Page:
Reviving a Disengaged Board

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Although boardrooms are filled with successful business leaders, they’re still comprised of human beings who will occasionally falter. General disengagement is one of the most common struggles that boards—particularly nonprofit boards—will face. It’s not a death sentence, though; a disengaged board is not beyond repair! In fact, here are some tips for reviving your boardroom and getting on the path towards a high-functioning and involved leadership team.

  1. Set clear goals.

Many leaders are deadline-oriented and need extremely clear objectives in order to know how much effort they need to exert to meet or surpass expectations. Don’t be afraid to set high goals, so your board members feel the push to excel.

  1. Make communication easy.

Paper-based board management is a practice of the past. With innovative board software, communication between board members as well as from administrators is simplified. This efficiency makes it easier for directors to stay engaged outside of meeting times. They can check in with committees, vote on issues at hand, and stay on top of their board meeting schedule—all on one digital platform.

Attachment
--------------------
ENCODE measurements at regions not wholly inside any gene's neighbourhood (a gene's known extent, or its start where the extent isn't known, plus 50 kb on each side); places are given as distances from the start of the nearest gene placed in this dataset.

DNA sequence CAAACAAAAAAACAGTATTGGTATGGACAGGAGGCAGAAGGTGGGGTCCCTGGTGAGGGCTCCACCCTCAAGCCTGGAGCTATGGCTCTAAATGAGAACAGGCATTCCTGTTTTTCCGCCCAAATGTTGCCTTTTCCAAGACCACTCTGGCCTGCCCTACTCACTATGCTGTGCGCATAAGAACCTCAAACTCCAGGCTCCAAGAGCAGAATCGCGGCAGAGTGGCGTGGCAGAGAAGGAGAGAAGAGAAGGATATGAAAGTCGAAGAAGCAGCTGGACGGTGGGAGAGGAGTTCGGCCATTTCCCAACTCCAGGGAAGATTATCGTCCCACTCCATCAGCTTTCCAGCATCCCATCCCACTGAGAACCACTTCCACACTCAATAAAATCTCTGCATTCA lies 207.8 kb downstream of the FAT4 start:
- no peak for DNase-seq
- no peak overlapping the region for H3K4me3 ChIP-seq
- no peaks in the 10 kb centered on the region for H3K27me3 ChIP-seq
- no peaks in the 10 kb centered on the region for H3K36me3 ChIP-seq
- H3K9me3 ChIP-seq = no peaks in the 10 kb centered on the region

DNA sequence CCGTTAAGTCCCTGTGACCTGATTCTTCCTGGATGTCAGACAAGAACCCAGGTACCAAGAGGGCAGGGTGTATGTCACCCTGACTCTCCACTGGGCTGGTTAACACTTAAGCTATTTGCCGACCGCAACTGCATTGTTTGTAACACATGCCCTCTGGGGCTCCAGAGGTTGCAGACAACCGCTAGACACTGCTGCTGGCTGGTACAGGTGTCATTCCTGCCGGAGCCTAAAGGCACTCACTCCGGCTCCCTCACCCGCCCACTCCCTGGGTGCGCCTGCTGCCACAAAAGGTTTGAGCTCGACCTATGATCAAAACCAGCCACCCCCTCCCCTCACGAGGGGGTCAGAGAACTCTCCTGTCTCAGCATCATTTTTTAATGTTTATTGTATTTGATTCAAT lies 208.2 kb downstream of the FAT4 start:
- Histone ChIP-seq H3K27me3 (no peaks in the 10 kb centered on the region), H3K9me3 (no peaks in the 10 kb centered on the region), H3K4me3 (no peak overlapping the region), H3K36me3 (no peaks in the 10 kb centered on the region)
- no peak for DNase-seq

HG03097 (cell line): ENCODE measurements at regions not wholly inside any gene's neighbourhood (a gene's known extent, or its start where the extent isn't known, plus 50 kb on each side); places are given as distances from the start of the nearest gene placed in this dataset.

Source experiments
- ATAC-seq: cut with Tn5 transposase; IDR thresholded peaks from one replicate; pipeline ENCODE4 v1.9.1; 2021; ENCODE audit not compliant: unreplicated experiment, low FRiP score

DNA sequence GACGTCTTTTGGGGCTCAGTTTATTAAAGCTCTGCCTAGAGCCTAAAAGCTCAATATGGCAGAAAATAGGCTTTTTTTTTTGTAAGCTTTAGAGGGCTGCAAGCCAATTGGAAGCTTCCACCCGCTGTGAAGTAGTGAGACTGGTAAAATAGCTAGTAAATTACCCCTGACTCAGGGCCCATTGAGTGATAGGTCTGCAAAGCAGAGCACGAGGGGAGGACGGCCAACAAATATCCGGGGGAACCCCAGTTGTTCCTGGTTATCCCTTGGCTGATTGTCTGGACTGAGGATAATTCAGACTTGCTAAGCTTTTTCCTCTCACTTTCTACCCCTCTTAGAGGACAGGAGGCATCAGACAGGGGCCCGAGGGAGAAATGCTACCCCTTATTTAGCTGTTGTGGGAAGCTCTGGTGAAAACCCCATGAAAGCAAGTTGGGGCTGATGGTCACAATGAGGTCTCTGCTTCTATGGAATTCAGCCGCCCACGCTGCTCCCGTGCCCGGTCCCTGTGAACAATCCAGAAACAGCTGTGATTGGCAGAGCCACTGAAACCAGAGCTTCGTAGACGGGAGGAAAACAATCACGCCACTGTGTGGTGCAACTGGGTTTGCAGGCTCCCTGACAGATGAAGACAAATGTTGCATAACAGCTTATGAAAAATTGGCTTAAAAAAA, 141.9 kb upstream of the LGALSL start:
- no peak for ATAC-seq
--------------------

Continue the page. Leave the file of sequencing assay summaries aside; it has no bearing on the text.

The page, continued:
1. Help them understand your organization’s needs.

Oftentimes, organizations want to paint a very pretty picture for board members, which can lead to an overly optimistic outlook and can ultimately hinder growth. Don’t be afraid to tell your board members, “This is how we’re struggling…and this is how we need you to help us succeed instead.”

  1. Show them their impact.

In a nonprofit setting especially, board members need to see how their efforts are impacting positive change. While for profit boards have the benefit of data and figures to see whether their company is prospering, nonprofits often show growth and achievement in different ways. If your board members help your org with a fundraising event, give them a meaningful example of how those dollars are making an impact by introducing them to someone who has benefitted from your org’s services.

  1. Provide thoughtful orientation.

When new board members join your team, don’t miss the opportunity for an extremely thorough orientation. Help them understand all the inner workings of your organization and how board members have helped guide the org to success in the past. It’s important to set a standard and show directors that you want to better it!

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